Skip to content

Secular Sunday: Freethought IRL!

April 26, 2009

So no post today. (Er, besides this one.) Finishing up a script for entry into the Nicholl Fellowship[1] is taking most of my writing energy.

I did, however, manage to make it out to the Festival of Books at UCLA this morning, and came by the booth for Atheists United. It’s an organization that I joined toward the end of last year but, life being what it is, I haven’t had a chance to get involved or attend any meetings. It’s mostly an educational/community building organization, but they get involved in the occasional activism regarding civil liberties and the separation of church and state.

I showed up at the booth just as a Christian decided he wanted to present the moral argument for God, a fifteen minute conversation that you know I dove into headfirst. After talking himself in circles endlessly (first “we can have total knowledge” then “we can’t know anything for sure” then “we know God’s nature” then “God’s nature is beyond our comprehension” etc.), and attempting false equivalencies (saying that morality = mathematics, there is either right or wrong), he said someone was waiting for him and scurried off.

I introduced myself to the booth folks as an AU member and, having checked out most of the Festival already and paid for a full day of parking, I availed myself as a volunteer to man the booth for a few hours.

I won’t lie, I was kind of hoping for more debate opportunities, but surprisingly enough, after that first guy, the people who came to the booth were very friendly, and mostly atheists glad to see an organization of like-minded individuals (which is, after all, the point).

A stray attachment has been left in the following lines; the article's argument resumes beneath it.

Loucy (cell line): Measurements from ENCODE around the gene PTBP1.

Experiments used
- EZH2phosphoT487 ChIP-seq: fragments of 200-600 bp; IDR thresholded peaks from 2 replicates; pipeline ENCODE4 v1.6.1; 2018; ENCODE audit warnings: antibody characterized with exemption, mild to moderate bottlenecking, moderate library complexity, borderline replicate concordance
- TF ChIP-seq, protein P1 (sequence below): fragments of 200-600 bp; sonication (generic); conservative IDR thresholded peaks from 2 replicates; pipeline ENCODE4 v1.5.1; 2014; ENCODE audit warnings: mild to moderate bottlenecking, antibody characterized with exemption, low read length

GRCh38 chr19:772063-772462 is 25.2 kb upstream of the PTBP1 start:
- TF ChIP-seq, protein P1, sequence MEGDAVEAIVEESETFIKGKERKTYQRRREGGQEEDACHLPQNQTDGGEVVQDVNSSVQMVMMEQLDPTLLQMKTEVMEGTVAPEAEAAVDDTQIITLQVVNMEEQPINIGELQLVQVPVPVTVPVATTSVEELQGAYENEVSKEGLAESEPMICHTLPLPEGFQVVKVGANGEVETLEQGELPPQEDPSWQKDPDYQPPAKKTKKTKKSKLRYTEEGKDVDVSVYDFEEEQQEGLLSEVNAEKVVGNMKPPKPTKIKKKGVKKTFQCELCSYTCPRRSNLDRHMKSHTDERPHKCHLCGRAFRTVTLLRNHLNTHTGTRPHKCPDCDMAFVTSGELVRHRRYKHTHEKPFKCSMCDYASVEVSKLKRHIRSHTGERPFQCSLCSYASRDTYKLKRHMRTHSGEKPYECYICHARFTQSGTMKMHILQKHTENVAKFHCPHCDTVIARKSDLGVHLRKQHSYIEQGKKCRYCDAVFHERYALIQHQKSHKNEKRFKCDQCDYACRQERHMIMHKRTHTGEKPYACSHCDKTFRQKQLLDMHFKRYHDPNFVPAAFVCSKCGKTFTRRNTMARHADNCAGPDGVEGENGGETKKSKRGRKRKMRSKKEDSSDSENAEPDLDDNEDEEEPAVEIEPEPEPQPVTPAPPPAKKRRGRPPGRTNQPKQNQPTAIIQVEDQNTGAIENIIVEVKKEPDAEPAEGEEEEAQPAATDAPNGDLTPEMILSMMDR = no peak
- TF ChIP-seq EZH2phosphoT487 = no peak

They’re looking for ways to do more social outreach, including resurrecting a radio show they apparently used to do (!!), so I might be getting more involved in the future. We’ll see. For today it was fun and I met some cool people.

Now if you’ll excuse me, I have a script to finish.


  1. Coworker: Is it really a “Nicholl” type of script?
    Me: It’s the closest I’ve got, at least.
3 Comments
  1. Oh noes! Atheism is turning… *shudder* organized! 🙂

    I jest.

    Are there churches or some equivalent in a religion that are not recognized? Yes… depending on who you ask.

    So… who gets to decide what is a religion and what is not so they can determine who gets the legal allowances based on religion? That kind of exclusive thinking does not sound to me like the “freedom of religion” we supposedly hold so highly.

    Yet, we also cannot excuse someone who claims their religion allows them to commit criminal activities. Yes. There are provisions in place that supposedly prevent that, but again, who decided what was acceptable and what was not? We are back to being religiously exclusive again.

    So what do we do? I think the best option to separate ‘church’ and ‘state’ is to remove the concept of ‘church’ from all legal definitions and promote the concept to an equivalent status based on the existing genre of non-religious organizations, instead. IMHO, this also opens up special protections against abuse that are currently exempt to ‘church’. By that notion as well, religions are all treated equally under the eyes of ‘state’. There is your ‘freedom of religion’.